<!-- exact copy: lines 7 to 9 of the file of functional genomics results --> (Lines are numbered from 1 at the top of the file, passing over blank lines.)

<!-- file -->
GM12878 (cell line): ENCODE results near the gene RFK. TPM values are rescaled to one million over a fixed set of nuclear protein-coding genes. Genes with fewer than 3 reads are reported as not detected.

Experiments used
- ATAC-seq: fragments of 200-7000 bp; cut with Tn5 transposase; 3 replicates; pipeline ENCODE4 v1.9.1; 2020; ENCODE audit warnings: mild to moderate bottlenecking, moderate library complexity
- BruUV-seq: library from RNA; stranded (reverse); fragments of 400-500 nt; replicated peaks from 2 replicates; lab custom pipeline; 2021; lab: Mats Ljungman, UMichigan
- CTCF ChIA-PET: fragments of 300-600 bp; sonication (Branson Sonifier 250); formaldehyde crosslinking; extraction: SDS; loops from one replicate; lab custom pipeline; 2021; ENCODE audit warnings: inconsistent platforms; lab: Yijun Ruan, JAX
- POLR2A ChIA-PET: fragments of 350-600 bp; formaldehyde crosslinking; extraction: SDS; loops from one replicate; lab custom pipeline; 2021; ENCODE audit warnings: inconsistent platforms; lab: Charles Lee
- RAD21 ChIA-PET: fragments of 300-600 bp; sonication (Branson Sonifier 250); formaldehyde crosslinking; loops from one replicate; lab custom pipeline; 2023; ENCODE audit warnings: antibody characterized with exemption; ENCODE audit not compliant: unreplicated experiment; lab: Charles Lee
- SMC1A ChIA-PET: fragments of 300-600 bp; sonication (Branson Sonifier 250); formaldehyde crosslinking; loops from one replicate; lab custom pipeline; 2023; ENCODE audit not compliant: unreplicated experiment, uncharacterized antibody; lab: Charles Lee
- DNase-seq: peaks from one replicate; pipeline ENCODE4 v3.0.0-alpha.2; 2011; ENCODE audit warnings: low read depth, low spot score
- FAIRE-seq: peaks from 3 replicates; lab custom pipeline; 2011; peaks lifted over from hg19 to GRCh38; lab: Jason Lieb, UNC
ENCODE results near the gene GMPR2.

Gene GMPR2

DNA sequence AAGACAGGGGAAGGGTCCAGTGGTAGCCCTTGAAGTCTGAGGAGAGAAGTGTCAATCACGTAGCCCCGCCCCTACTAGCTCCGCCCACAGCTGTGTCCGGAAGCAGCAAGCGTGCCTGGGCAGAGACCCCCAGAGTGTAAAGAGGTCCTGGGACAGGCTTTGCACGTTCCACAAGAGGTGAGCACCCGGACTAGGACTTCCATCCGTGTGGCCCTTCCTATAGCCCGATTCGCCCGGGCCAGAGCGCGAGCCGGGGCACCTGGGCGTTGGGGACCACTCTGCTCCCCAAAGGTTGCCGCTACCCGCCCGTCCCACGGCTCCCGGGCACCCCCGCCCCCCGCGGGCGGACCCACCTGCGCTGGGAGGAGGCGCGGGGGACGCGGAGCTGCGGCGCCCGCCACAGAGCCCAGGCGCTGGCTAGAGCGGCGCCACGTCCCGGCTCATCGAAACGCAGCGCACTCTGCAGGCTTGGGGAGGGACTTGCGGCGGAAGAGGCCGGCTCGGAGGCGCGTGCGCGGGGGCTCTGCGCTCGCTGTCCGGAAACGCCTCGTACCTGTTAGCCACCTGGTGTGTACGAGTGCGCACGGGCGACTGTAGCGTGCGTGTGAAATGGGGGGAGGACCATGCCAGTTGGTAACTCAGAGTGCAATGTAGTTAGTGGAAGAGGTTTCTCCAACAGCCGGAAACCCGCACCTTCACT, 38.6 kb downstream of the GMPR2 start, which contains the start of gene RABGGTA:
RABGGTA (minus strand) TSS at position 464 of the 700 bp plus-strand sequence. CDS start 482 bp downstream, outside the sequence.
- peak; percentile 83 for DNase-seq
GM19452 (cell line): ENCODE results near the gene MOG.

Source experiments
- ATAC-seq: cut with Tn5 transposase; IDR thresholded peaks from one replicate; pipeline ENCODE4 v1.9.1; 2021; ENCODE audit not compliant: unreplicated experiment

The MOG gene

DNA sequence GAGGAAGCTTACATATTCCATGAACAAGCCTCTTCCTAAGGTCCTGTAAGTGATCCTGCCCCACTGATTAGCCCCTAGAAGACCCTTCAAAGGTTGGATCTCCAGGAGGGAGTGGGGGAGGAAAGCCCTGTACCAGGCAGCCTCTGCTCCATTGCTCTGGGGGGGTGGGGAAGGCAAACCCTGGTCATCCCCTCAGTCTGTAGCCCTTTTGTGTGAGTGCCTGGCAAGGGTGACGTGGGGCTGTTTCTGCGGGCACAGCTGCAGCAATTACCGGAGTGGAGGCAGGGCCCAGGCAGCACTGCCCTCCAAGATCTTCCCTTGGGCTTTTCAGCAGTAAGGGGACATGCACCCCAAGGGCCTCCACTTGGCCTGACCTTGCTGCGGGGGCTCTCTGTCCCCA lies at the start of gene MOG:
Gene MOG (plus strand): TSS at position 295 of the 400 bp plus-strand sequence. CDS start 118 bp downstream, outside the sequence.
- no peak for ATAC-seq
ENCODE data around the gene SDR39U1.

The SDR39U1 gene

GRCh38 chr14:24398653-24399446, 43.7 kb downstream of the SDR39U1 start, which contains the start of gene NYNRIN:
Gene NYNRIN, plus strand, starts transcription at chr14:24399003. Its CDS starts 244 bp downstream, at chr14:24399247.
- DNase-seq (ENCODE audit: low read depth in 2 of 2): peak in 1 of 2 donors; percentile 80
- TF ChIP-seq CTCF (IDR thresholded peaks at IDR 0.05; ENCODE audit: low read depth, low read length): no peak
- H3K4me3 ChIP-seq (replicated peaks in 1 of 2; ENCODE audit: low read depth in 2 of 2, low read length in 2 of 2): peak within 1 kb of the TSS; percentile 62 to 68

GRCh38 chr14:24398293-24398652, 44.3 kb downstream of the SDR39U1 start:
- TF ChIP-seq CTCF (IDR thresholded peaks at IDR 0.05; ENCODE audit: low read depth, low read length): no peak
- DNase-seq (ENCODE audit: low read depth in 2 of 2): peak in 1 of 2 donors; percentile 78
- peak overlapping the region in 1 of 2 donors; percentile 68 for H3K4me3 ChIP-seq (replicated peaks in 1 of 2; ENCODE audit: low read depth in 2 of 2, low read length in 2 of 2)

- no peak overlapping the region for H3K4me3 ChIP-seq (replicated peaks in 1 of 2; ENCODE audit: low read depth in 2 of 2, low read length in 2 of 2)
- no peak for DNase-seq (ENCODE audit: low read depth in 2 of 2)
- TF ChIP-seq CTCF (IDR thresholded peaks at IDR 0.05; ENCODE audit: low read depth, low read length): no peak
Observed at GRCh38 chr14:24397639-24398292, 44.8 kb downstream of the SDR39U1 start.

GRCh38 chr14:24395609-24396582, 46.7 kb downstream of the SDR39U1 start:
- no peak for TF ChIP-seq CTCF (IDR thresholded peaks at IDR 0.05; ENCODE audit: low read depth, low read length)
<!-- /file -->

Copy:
- RAD21 ChIA-PET: fragments of 300-600 bp; sonication (Branson Sonifier 250); formaldehyde crosslinking; loops from one replicate; lab custom pipeline; 2023; ENCODE audit warnings: antibody characterized with exemption; ENCODE audit not compliant: unreplicated experiment; lab: Charles Lee
- SMC1A ChIA-PET: fragments of 300-600 bp; sonication (Branson Sonifier 250); formaldehyde crosslinking; loops from one replicate; lab custom pipeline; 2023; ENCODE audit not compliant: unreplicated experiment, uncharacterized antibody; lab: Charles Lee
- DNase-seq: peaks from one replicate; pipeline ENCODE4 v3.0.0-alpha.2; 2011; ENCODE audit warnings: low read depth, low spot score